WHAT I’VE BEEN READING: Self-Determination in Mediation by Dan Simon and Tara West

This latest book by two transformative mediators provides a valuable addition to the transformative mediation bookshelf, with an in-depth look into the way that transformative mediators perceive self determination in mediation, and how they support it in practice. The book includes many case studies to demonstrate how this underlying principle works in various situations, including a range of different kinds of conflicts and mediations involving lawyers.

The subtitle of the book “The art and science of mirrors and lights” refers to the metaphor used throughout to describe two of the main techniques used by a transformative mediator: the first is reflection or “mirroring” back to the person what they’ve said and how they’ve said it; the second is helping the client to pay attention to opportunities to develop empowerment and recognition by “shining a light” on what they each shared in the conversation and their opportunities to make choices. Transformative mediators use the parties’ demonstrations of lack of empowerment or recognition as signals suggesting that their reflections, summaries, and check-ins would be helpful at those points.

The first two chapters in the book introduce the fundamental concept of self-determination and how it fits into the transformative model of mediation. The following two chapters show how self-determination can assist in building connection between people in conflict, and also how it can support problem solving. Chapter 5 describes how transformative mediators use mirroring and highlighting opportunities for empowerment and recognition as ways to promote self-determination. Chapter 6 discusses the temptation to nudge parties toward agreement, and how this can work against self-determination.

In Chapter 7 the authors assert that self-determination is the best protection. They argue that the mediator is in no position to be either party’s advocate or defender; efforts by a mediator to protect parties are likely to do more harm than good; that when a party is at risk of being victimized, their self-determination is especially important, and that supporting party agency is likely to reduce abuse, trauma, coercion and unfairness, by empowering potential victims and creating more room for responsiveness by potential bullies.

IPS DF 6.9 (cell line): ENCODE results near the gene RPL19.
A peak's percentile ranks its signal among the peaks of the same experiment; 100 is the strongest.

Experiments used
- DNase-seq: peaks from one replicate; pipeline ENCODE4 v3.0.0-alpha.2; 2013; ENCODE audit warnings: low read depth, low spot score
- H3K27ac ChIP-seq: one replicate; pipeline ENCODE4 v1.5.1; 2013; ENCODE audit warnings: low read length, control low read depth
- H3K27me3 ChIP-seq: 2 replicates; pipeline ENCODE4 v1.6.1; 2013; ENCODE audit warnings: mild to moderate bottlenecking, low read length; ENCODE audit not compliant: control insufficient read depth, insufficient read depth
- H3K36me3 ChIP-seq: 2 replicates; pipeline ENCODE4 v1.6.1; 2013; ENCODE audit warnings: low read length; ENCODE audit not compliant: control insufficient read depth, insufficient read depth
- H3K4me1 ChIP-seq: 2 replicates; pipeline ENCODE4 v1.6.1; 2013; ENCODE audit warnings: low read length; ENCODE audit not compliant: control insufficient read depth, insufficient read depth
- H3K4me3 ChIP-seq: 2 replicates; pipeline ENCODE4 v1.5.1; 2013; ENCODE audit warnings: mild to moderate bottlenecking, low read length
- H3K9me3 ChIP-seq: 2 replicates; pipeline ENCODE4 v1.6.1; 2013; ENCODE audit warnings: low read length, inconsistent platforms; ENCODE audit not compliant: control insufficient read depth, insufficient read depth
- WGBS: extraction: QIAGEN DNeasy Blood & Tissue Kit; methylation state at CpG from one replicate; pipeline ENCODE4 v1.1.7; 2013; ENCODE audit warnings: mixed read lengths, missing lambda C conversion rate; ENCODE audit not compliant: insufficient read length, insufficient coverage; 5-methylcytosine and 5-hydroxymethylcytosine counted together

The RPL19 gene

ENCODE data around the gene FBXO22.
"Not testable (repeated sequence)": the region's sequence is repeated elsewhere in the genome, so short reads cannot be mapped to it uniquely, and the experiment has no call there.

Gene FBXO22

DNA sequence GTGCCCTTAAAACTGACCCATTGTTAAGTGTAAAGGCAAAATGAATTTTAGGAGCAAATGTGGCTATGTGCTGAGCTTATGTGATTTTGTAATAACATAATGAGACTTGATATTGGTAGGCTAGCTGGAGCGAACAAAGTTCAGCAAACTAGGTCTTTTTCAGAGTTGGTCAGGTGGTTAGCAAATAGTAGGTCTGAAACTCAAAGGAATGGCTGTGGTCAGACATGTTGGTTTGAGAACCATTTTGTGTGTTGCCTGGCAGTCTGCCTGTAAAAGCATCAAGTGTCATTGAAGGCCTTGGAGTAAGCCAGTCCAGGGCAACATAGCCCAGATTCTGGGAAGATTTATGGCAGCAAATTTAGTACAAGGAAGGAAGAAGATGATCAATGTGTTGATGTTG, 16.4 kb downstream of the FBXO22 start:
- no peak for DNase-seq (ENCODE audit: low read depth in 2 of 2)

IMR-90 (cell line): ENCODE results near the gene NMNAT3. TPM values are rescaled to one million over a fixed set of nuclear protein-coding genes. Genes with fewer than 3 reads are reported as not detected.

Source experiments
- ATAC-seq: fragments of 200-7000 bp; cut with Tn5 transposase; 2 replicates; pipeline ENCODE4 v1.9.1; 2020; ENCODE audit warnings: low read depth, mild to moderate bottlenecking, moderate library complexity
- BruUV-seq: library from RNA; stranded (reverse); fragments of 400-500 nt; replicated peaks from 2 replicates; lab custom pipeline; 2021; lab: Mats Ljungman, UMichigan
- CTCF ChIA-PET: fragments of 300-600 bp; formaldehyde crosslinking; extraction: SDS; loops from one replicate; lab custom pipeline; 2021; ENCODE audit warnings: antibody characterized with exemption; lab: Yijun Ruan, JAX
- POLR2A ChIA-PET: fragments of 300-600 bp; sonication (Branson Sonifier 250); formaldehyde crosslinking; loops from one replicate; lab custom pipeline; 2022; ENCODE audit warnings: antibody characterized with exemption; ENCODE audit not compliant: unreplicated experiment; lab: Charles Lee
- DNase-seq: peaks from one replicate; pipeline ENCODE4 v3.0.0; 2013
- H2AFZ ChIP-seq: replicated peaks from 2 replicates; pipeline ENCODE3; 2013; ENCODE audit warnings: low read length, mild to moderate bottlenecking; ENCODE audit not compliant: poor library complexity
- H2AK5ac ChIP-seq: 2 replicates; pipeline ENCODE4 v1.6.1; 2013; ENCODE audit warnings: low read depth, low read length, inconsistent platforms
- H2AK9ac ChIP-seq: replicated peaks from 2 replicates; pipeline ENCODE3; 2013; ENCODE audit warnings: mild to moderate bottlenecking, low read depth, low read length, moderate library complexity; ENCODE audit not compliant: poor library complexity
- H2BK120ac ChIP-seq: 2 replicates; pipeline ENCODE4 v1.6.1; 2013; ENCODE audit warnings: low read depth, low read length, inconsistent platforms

Simon and West pose this provocative question:

“If a richer party with a team of lawyers on retainer is threatening a poorer party who cannot afford to litigate, is the poorer party’s choice to take the meagre offer necessarily lacking in self-determination?”

This chapter, for me, was the most challenging one to process, and I found it an interesting juxtaposition to another book I recently read by Bernard Mayer and Josephine Font-Guzman called The Neutrality Trap. Simon and West are effectively saying mediators should “do less”, while Mayer and Guzman argue we should “do more”. Simon and West suggest that it’s not the mediator’s role to evaluate and correct situations of injustice or power imbalance, whereas Mayer and Guzman state that when we do not intervene, we are effectively choosing to side with the status quo. However, transformative mediators see that they are, in fact, being very active in the support they offer – it just is a very different kind of support than a facilitative or evaluative mediator might offer. Transformative mediators believe that the kind of support they provide will help people move out of the vicious circle of conflict (leading to justice and all sorts of good things), but they don’t try to push, pull, or nudge people anywhere. Here’s Baruch Bush’s article on the topic of mediator activism and how it fits with the transformative framework: https://www.linkedin.com/…/mediation-social-justice…/

I wonder, when parties have different ideas about procedural choices for the mediation (a topic discussed in chapter 8 of the book) whether the same situation arises. In other words, by not intervening to make a decision, the mediator effectively supports the person whose choice is based on the status quo. Is this a bad thing? I’m not sure!

As I understand it, the transformative mediator’s response in situations where they believe a party is being victimized is to withdraw as the mediator, to refrain from providing a venue in which the victimization could continue. Transformative mediators try to avoid making assessments of victimization or power imbalances. Instead, they try to support both parties equally. When transformative mediators feel that they cannot fully support all of the parties, that is when they withdraw.

This book provides a really clear illustration of how transformative mediators use “mirrors and lights” to support party self-determination, and case studies so you can see it in practice. If you are a facilitative mediator, some of the content may be challenging, but it is such a good prompt for some deep reflection on your practice.

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